Learn about the strategy behind the Research Department.
Saskatchewan Pulse Growers (SPG) has aligned its strategy to place specific emphasis on five key result areas (KRAs) including:
- Unlocking yield potential of established pulse crops
- Impacting demand for pulse crops through expanded use
- Evolving through the development of new pulse crop options
- Reaching further through expanded market access
- Connecting by increasing SPG’s engagement with growers
Research, development, and grower outreach are key to unlocking the full potential in pulse production. To that end, SPG has consistently broadened its scope and level of investments into research and development program areas, with a budgeted average investment of $11.9 million focused on increasing the productivity of pulse crop production, removing production constraints, and supporting increased utilization across five research areas.
Breeding and Genetic Improvement
SPG makes significant investments in pulse crop variety development (breeding) through its long term partnership with the University of Saskatchewan’s Crop Development Centre (CDC). Our partnership with the CDC ensures that growers have access to the best possible varieties as quickly as possible. Since 1997, SPG has released over 100 CDC varieties royalty-free. We also support pea breeding by other institutions through the Pea Genetic Improvement Program (PGIP).
In addition to breeding, SPG invests in genetic improvement tools that delivers improved varietal traits to growers faster. Support for lentil and pea genome sequencing, development of rapid generation technology, and marker assisted selection are just some of the ways we help to ensure that the performance of pulse crops continues to advance.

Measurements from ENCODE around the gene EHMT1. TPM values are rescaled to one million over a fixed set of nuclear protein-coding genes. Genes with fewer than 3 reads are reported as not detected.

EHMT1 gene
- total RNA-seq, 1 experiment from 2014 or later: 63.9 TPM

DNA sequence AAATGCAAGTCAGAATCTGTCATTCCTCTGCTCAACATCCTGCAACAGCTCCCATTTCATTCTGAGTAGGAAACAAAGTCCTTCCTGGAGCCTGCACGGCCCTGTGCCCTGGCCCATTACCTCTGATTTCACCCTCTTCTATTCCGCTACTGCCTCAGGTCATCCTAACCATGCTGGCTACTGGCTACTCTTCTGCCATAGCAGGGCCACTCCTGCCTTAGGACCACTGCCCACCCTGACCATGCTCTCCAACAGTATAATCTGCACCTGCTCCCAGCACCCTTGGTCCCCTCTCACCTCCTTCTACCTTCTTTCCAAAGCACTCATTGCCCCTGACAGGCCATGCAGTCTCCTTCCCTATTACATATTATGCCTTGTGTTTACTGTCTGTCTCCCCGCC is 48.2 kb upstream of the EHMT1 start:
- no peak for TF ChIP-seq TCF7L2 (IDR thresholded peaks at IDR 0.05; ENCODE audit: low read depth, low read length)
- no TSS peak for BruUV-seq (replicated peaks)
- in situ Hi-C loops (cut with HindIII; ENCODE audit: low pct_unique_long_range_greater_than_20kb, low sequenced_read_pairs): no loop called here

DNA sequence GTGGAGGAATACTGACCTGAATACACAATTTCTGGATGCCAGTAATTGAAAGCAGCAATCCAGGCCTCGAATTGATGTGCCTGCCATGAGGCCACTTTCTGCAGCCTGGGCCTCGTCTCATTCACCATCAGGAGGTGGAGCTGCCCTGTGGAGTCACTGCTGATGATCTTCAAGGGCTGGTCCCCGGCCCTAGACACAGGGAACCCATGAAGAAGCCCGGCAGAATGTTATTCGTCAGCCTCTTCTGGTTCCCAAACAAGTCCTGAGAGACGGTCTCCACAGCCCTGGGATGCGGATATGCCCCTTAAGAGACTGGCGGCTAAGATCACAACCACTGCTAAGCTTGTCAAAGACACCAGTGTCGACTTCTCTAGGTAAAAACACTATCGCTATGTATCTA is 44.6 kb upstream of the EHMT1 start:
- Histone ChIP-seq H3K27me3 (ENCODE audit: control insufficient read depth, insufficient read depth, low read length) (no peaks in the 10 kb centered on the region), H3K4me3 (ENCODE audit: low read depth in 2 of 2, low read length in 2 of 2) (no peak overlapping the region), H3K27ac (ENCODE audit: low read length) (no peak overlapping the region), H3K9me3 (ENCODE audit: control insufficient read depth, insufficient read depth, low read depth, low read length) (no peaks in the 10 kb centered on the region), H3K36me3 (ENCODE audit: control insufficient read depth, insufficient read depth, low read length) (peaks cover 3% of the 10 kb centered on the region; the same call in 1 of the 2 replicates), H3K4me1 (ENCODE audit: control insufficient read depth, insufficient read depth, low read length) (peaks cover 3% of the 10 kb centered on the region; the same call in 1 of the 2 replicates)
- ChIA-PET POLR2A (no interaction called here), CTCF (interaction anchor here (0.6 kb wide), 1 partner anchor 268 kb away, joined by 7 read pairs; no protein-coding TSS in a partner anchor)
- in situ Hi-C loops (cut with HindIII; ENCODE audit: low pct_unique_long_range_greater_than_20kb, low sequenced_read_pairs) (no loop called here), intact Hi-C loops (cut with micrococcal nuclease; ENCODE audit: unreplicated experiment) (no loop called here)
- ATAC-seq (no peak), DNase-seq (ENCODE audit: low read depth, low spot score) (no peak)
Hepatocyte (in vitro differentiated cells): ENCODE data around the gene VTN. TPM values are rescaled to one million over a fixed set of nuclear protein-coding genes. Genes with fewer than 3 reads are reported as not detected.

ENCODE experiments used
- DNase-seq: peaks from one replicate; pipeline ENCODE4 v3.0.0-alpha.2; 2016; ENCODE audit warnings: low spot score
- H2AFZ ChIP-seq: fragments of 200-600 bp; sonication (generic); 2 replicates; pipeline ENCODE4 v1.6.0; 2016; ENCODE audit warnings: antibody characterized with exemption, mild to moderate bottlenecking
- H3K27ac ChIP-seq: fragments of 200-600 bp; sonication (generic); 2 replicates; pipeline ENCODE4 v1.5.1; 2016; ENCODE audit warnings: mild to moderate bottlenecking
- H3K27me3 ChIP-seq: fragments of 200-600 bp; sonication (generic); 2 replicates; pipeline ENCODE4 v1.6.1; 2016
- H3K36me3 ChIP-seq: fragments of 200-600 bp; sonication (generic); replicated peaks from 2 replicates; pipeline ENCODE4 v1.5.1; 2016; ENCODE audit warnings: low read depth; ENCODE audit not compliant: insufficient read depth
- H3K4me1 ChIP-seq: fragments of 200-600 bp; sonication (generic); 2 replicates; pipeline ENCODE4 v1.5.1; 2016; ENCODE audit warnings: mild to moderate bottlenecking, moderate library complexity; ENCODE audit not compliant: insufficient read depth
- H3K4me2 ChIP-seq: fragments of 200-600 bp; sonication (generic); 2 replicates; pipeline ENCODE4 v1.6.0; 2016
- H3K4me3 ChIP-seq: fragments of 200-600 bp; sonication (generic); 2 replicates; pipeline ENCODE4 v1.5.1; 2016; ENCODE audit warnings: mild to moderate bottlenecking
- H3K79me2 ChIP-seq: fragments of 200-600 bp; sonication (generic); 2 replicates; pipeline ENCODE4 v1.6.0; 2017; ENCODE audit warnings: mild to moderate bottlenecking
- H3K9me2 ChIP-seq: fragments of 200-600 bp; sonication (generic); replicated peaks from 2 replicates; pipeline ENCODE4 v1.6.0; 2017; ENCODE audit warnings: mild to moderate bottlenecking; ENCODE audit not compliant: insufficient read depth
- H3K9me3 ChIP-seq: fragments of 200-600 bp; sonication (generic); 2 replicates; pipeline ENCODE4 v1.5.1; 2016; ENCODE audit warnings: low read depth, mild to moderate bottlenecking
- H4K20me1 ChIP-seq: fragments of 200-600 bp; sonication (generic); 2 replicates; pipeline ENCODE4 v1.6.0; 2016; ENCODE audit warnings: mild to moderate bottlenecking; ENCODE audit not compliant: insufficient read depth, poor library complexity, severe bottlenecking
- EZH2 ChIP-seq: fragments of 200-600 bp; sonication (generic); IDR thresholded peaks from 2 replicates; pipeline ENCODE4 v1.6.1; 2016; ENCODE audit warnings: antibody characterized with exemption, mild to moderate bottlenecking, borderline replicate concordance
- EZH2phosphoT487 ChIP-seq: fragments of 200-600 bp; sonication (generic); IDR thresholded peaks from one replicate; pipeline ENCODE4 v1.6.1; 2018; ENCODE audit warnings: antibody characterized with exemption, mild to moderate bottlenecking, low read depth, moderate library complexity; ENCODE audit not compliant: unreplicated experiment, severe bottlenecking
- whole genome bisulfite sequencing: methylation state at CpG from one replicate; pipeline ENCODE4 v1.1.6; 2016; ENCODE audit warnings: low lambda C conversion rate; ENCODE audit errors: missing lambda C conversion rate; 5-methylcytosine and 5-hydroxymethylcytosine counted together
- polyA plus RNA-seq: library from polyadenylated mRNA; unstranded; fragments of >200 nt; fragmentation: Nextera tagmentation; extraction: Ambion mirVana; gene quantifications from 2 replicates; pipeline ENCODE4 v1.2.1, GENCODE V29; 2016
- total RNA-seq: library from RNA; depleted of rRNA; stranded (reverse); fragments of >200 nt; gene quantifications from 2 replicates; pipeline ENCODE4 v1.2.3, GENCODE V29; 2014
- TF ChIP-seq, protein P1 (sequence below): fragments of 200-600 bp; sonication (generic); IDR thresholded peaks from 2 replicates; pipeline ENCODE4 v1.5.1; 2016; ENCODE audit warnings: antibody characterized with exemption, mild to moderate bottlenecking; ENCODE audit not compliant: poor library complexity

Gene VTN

Timely and strategic investments in research by SPG over the years has helped to position Canada as a leading exporter of pulses in the world. In addition to improving lentil, pea, and chickpea varieties, we are also increasing our investments in newer crops such as soybean and faba bean research and variety development and adoption. The aim is to have one pulse crop option for every acre in Saskatchewan.
Successful yield gains come from both improvements in genetics and the removal of agronomic constraints to achieving that yield potential, ensuring yield stability. In order to accomplish this, SPG has increased its investments in agronomy research and grower outreach activities.
Herbicide-resistant weeds are a major production challenge for pulse growers. A top priority for SPG is to integrate additional herbicide tolerance platforms into varieties, and to ensure that multiple modes of action are readily available to pulse growers. Adopting integrated weed management practices, such as reducing weed seed banks, enhancing weed seed predation, mechanical options, are also important. Through research and knowledge transfer, we are aiming to provide growers with the knowledge and tools needed to combat herbicide resistance and to control weeds.
Reducing Disease Impact
Advancements are also needed to minimize disease impact and support growers’ ability to maximize returns. SPG supports research that aims to develop new disease resistant pulse crop varieties, encourage sustainable management practices, and ensure the continued efficacy of available fungicides.
Pulse growers know that pulses play an important role in sustainable cropping systems. To ensure pulses are recognized for this attribute, we will continue to support research that further explores and helps establish the benefits of pulses in crop rotations.
Processing and Utilization
We know that we cannot just produce more pulses, we need to develop more markets and uses for pulses as well. Research and development in pulse processing and utilization aims to further support utilization of pulses in food, pet food, feed, and industrial applications. Saskatchewan pulses are exported worldwide. In addition to traditional markets where pulses are consumed as a whole or split, SPG has also ramped up its effort by strategically investing in the area of value-added pulse ingredients such as resistant starches, proteins, and fibre for various end use applications such as customer-ready foods, pet food, aquaculture feed, etc. Research in this area, done in collaboration with other provincial pulse groups and our national association, Pulse Canada, is helping to diversify end uses and increase demand for Saskatchewan pulse crops.